Manuscripts should be submitted online at www.mdpi.com by registering and logging in to this website. Once you are registered, click here to go to the submission form. Manuscripts can be submitted until the deadline. All papers will be peer-reviewed. Accepted papers will be published continuously in the journal (as soon as accepted) and will be listed together on the special issue website. Research articles, review articles as well as short communications are invited. For planned papers, a title and short abstract (about 100 words) can be sent to the Editorial Office for announcement on this website.

Submitted manuscripts should not have been published previously, nor be under consideration for publication elsewhere (except conference proceedings papers). All manuscripts are thoroughly refereed through a single-blind peer-review process. A guide for authors and other relevant information for submission of manuscripts is available on the Instructions for Authors page. Land is an international peer-reviewed open access monthly journal published by MDPI.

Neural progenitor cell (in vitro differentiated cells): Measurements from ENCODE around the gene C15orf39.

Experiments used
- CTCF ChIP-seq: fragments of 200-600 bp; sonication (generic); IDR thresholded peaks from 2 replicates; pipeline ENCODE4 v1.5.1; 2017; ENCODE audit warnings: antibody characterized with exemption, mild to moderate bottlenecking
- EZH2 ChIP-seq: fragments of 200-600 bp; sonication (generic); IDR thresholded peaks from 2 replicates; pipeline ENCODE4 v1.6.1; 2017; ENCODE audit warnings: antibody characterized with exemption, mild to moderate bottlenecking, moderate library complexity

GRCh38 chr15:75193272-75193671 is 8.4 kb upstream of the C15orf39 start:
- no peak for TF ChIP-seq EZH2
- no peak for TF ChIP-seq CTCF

Please visit the Instructions for Authors page before submitting a manuscript. The Article Processing Charge (APC) for publication in this open access journal is 1000 CHF (Swiss Francs). Submitted papers should be well formatted and use good English. Authors may use MDPI's English editing service prior to publication or during author revisions.


Keywords

  • land change
  • globalization
  • remittances
  • telecoupling
  • sustainability
  • agribusiness
  • trade

Published Papers (3 papers)

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Research

Open AccessArticle
Model-Based Synthesis of Locally Contingent Responses to Global Market Signals
Land 2015, 4(3), 807-841; https://doi.org/10.3390/land4030807 - 16 Sep 2015
Cited by 6
Abstract
Rural livelihoods and the land systems on which they depend are increasingly influenced by distant markets through economic globalization. Place-based analyses of land and livelihood system sustainability must then consider both proximate and distant influences on local decision-making. Thus, advancing land change theory [...] Read more.